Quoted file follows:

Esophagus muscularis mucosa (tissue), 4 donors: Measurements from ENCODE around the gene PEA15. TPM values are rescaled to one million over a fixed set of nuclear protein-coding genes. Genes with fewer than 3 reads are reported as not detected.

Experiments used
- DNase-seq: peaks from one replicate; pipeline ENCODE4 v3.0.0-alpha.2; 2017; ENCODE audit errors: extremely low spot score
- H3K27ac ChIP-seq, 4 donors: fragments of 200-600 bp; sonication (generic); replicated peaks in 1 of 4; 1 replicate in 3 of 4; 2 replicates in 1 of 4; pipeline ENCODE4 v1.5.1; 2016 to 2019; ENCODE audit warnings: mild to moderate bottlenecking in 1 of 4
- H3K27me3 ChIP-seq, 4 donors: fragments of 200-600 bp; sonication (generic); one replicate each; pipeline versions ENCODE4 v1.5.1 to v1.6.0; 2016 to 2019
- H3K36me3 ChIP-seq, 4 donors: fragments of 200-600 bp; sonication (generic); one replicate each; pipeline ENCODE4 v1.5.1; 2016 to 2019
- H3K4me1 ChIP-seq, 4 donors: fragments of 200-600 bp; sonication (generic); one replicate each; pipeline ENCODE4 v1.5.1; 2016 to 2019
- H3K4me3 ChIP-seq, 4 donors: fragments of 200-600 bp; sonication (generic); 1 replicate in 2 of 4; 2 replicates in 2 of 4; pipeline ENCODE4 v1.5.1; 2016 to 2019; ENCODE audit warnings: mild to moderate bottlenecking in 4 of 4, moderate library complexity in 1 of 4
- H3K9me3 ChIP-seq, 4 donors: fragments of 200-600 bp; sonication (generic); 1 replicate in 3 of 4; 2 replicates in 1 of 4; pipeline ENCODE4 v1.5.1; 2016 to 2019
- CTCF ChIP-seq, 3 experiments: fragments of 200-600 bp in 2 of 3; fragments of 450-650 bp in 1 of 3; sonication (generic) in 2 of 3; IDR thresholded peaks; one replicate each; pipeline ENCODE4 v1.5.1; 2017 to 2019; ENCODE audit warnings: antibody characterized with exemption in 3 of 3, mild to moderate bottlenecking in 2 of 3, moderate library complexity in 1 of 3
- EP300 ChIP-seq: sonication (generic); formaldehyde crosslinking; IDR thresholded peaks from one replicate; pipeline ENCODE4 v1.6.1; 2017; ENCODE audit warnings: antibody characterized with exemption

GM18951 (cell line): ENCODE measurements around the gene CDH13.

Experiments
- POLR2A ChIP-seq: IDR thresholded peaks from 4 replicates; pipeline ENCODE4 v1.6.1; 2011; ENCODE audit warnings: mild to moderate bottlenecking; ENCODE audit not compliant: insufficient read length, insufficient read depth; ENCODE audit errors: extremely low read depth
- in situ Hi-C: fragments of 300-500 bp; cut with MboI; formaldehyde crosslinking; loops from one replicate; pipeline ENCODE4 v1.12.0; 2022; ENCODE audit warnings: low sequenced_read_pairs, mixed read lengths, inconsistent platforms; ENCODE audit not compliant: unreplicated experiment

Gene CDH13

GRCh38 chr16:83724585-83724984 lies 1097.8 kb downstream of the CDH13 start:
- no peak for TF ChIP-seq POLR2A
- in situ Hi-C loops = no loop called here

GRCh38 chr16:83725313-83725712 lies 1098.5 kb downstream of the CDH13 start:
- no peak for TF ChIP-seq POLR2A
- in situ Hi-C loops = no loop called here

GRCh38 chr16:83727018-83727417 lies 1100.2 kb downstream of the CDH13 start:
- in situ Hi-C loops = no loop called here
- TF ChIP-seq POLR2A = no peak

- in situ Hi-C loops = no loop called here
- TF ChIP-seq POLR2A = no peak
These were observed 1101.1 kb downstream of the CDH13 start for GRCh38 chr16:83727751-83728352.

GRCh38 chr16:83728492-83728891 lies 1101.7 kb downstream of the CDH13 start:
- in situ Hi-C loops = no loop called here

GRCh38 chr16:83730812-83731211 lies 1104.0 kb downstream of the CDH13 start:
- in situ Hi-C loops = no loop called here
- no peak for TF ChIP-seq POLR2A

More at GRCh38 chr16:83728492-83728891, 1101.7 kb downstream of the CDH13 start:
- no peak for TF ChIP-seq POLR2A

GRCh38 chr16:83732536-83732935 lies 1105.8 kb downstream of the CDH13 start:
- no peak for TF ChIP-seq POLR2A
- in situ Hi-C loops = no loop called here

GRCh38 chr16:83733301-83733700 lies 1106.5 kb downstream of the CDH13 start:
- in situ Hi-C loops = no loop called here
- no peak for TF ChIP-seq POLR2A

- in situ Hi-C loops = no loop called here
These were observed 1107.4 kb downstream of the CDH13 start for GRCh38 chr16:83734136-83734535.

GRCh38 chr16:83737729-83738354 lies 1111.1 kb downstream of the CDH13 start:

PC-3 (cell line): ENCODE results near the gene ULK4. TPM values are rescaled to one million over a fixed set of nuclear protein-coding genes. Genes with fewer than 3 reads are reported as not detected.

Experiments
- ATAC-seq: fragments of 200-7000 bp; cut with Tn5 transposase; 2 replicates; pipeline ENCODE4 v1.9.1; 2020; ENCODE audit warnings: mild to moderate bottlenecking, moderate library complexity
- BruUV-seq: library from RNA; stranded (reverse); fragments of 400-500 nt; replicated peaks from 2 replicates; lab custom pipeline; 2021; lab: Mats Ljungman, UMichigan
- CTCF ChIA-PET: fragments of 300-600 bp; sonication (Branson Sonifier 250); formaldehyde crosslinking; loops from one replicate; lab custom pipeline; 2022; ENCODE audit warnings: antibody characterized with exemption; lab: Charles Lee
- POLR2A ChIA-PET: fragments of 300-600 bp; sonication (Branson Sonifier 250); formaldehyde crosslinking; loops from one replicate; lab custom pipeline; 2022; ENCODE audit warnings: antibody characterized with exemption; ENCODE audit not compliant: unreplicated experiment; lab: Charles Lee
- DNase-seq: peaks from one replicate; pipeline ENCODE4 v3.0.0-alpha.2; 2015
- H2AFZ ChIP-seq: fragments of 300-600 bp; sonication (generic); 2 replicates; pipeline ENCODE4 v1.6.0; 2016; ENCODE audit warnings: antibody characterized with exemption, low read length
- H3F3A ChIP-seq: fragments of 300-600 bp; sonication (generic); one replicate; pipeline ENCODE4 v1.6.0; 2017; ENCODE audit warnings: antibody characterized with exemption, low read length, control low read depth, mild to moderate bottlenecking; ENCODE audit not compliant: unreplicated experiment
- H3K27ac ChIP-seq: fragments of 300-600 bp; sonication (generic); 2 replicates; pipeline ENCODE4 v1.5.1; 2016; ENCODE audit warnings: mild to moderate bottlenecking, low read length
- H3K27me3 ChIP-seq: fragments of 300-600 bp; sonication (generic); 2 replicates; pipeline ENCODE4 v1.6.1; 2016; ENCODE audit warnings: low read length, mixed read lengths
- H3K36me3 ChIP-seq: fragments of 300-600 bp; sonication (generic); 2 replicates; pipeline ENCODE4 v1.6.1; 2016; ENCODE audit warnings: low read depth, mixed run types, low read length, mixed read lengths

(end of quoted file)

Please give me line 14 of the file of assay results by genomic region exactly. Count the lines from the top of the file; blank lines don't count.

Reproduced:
- POLR2A ChIP-seq: IDR thresholded peaks from 4 replicates; pipeline ENCODE4 v1.6.1; 2011; ENCODE audit warnings: mild to moderate bottlenecking; ENCODE audit not compliant: insufficient read length, insufficient read depth; ENCODE audit errors: extremely low read depth